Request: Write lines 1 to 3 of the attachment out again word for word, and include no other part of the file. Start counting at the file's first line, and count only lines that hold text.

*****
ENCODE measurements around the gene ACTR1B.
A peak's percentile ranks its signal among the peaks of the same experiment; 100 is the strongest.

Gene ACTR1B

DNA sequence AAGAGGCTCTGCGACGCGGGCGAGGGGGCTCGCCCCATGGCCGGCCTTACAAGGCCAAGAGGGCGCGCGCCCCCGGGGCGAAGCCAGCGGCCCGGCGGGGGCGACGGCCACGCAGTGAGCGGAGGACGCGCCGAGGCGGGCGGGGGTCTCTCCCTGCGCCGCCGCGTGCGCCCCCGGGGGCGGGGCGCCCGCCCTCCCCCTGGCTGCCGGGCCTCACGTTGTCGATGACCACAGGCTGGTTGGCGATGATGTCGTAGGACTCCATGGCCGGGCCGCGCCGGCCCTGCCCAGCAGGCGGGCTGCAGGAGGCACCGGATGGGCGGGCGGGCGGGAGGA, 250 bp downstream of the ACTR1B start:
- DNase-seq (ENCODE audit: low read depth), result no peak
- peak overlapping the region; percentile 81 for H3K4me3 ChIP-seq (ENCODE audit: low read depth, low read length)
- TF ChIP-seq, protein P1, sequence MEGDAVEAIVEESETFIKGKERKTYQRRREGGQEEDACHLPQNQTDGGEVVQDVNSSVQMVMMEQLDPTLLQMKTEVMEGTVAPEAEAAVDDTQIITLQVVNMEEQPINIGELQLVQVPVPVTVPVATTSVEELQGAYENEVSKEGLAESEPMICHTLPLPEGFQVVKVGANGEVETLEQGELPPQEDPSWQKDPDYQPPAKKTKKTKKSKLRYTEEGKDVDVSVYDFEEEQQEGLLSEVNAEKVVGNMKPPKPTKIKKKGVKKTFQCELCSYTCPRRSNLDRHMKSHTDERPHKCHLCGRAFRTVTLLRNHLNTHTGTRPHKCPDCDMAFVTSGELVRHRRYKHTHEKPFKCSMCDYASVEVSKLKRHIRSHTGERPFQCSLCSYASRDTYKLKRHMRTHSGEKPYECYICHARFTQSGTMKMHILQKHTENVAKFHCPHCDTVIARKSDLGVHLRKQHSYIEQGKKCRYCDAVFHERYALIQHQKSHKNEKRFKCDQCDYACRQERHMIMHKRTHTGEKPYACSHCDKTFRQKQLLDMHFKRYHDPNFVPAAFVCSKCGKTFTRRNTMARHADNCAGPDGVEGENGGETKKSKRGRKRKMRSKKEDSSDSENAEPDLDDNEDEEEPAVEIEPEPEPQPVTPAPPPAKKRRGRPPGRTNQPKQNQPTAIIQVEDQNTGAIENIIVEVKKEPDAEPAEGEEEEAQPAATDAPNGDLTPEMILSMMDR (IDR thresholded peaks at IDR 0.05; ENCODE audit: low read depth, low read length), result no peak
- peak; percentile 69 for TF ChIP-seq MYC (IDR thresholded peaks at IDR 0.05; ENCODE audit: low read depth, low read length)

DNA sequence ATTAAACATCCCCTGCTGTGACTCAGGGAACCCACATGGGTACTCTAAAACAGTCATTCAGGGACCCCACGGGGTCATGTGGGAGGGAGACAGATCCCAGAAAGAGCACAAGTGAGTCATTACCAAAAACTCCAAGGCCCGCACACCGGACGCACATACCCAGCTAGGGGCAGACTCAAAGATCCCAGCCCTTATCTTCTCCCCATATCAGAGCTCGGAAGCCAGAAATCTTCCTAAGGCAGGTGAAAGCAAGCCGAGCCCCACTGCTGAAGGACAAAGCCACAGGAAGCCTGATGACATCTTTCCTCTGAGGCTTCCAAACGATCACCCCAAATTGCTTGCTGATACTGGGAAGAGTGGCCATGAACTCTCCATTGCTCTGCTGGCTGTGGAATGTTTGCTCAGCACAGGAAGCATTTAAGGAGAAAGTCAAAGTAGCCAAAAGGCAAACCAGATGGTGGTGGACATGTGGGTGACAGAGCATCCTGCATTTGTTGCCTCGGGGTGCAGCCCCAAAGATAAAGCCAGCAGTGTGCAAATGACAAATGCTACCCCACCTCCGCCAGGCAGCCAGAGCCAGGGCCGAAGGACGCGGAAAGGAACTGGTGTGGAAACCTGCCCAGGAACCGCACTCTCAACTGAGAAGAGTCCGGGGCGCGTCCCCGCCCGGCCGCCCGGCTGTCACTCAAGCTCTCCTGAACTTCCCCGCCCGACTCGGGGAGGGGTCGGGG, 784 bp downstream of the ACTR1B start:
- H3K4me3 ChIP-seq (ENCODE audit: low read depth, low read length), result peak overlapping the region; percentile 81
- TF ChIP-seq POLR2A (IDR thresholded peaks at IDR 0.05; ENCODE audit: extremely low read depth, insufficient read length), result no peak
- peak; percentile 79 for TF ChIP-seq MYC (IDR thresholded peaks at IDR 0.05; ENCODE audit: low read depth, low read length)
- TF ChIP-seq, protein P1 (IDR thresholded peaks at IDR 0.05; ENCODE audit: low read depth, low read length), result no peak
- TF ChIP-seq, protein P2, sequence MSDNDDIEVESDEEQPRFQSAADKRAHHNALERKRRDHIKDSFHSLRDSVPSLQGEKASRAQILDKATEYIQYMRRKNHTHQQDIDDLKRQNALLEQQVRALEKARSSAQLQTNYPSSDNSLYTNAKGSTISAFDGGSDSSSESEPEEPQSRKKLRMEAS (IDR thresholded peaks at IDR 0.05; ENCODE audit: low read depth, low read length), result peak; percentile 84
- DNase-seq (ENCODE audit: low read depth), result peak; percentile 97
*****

ENCODE measurements around the gene ACTR1B.
A peak's percentile ranks its signal among the peaks of the same experiment; 100 is the strongest.

Gene ACTR1B